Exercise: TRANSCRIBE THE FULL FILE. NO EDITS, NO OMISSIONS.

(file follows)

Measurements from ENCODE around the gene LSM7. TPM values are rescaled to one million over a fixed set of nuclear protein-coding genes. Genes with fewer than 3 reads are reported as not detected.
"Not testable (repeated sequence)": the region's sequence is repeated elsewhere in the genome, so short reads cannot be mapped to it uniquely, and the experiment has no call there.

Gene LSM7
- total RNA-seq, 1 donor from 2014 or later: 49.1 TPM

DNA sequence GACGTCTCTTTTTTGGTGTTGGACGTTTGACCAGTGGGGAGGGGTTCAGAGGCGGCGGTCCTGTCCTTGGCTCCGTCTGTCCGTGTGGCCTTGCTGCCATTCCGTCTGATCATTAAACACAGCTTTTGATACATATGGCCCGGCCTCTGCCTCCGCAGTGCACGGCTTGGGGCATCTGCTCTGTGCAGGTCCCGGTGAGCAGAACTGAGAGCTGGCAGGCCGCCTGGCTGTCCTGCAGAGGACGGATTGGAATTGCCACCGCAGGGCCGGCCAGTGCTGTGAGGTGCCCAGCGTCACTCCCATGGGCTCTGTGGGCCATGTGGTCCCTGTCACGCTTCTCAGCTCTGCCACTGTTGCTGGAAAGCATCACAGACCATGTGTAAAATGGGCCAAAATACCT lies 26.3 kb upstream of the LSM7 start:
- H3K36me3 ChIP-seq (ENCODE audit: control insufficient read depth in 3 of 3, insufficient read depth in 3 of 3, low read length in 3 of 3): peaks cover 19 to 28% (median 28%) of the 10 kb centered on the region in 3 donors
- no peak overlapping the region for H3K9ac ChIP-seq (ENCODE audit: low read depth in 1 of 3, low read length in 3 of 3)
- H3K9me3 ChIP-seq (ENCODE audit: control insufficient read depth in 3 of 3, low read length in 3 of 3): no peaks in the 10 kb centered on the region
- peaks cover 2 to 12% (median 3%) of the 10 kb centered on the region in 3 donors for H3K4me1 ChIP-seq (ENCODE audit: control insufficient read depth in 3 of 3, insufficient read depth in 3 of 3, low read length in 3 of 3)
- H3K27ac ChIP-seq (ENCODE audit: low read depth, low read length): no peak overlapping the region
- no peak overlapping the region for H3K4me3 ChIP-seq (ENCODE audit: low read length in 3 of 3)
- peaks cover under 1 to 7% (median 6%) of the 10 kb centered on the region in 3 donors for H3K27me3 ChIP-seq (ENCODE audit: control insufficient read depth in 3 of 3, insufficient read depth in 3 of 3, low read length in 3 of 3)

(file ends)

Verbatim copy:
Measurements from ENCODE around the gene LSM7. TPM values are rescaled to one million over a fixed set of nuclear protein-coding genes. Genes with fewer than 3 reads are reported as not detected.
"Not testable (repeated sequence)": the region's sequence is repeated elsewhere in the genome, so short reads cannot be mapped to it uniquely, and the experiment has no call there.

Gene LSM7
- total RNA-seq, 1 donor from 2014 or later: 49.1 TPM

DNA sequence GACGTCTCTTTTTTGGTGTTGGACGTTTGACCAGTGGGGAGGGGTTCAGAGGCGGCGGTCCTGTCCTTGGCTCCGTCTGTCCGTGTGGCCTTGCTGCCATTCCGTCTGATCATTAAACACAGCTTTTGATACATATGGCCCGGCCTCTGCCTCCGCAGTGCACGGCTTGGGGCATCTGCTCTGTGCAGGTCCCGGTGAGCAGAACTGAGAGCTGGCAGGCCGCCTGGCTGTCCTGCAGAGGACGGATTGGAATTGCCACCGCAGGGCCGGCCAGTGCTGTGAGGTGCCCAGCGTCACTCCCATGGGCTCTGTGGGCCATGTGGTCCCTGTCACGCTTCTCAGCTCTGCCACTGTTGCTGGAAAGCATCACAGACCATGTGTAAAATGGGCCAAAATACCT lies 26.3 kb upstream of the LSM7 start:
- H3K36me3 ChIP-seq (ENCODE audit: control insufficient read depth in 3 of 3, insufficient read depth in 3 of 3, low read length in 3 of 3): peaks cover 19 to 28% (median 28%) of the 10 kb centered on the region in 3 donors
- no peak overlapping the region for H3K9ac ChIP-seq (ENCODE audit: low read depth in 1 of 3, low read length in 3 of 3)
- H3K9me3 ChIP-seq (ENCODE audit: control insufficient read depth in 3 of 3, low read length in 3 of 3): no peaks in the 10 kb centered on the region
- peaks cover 2 to 12% (median 3%) of the 10 kb centered on the region in 3 donors for H3K4me1 ChIP-seq (ENCODE audit: control insufficient read depth in 3 of 3, insufficient read depth in 3 of 3, low read length in 3 of 3)
- H3K27ac ChIP-seq (ENCODE audit: low read depth, low read length): no peak overlapping the region
- no peak overlapping the region for H3K4me3 ChIP-seq (ENCODE audit: low read length in 3 of 3)
- peaks cover under 1 to 7% (median 6%) of the 10 kb centered on the region in 3 donors for H3K27me3 ChIP-seq (ENCODE audit: control insufficient read depth in 3 of 3, insufficient read depth in 3 of 3, low read length in 3 of 3)